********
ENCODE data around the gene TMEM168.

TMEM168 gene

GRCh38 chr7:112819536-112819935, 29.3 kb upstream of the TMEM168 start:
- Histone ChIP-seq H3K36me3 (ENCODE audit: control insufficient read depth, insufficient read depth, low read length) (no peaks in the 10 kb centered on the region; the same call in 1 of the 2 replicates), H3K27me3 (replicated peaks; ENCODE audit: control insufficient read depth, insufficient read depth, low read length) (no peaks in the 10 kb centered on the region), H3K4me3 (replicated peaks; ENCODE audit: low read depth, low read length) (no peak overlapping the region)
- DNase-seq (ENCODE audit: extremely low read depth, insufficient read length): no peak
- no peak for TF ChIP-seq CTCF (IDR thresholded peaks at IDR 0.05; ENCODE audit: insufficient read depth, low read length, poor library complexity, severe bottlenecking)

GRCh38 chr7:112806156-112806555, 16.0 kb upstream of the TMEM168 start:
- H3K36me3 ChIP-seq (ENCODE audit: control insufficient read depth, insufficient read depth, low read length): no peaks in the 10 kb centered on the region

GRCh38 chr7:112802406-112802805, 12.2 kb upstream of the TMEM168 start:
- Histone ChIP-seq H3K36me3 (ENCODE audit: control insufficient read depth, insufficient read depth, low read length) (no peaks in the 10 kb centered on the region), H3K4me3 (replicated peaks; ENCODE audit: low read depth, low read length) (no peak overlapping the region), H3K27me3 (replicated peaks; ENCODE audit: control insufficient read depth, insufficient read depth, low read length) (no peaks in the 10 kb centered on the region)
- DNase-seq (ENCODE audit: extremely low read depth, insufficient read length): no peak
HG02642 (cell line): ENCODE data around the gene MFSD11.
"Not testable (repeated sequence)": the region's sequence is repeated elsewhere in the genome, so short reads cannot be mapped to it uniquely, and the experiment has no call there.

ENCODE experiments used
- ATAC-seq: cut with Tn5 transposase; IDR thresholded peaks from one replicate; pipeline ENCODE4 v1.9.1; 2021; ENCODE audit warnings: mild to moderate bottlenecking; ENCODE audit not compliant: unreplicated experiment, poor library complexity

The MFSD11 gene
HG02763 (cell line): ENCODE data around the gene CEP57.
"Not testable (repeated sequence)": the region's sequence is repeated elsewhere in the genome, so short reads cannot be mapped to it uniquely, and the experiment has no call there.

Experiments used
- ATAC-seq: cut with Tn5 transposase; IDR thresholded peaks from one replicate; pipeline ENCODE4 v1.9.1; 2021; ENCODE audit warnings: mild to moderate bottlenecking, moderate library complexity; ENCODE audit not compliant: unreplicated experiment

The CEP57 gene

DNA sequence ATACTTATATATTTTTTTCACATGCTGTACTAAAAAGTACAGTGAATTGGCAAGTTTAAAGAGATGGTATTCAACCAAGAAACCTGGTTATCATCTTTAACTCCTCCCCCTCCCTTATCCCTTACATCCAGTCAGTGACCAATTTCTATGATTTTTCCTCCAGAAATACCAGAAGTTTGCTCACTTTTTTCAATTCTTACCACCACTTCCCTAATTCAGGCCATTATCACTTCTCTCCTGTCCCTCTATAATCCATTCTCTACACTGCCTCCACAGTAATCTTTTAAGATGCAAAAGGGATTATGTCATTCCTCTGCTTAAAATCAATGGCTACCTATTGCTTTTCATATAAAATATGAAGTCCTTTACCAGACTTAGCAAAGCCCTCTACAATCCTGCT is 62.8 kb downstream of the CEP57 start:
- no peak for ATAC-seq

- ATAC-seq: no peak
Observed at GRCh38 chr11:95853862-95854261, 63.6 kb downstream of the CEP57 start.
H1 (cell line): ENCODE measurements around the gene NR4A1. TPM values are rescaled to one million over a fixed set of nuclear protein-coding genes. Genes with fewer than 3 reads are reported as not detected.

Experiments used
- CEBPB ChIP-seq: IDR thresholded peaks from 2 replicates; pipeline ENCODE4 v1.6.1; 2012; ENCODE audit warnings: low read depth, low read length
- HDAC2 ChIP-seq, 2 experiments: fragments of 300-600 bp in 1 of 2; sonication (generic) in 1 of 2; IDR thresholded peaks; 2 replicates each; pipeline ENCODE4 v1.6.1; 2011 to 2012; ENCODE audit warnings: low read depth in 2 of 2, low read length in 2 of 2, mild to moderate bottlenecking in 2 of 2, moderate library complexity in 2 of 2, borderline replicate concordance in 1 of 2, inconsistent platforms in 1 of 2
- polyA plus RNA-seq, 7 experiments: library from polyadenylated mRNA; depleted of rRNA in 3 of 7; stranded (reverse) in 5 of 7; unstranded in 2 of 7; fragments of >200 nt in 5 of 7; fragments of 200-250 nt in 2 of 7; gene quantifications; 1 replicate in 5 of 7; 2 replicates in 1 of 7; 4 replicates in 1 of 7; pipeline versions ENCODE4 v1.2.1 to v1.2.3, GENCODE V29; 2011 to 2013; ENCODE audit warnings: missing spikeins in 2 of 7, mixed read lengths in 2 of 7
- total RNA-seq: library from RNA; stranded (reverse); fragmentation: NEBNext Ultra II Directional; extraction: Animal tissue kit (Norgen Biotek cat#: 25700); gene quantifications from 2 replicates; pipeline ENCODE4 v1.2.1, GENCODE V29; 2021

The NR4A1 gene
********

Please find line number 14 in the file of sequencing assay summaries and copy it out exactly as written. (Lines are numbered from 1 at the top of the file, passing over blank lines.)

ENCODE experiments used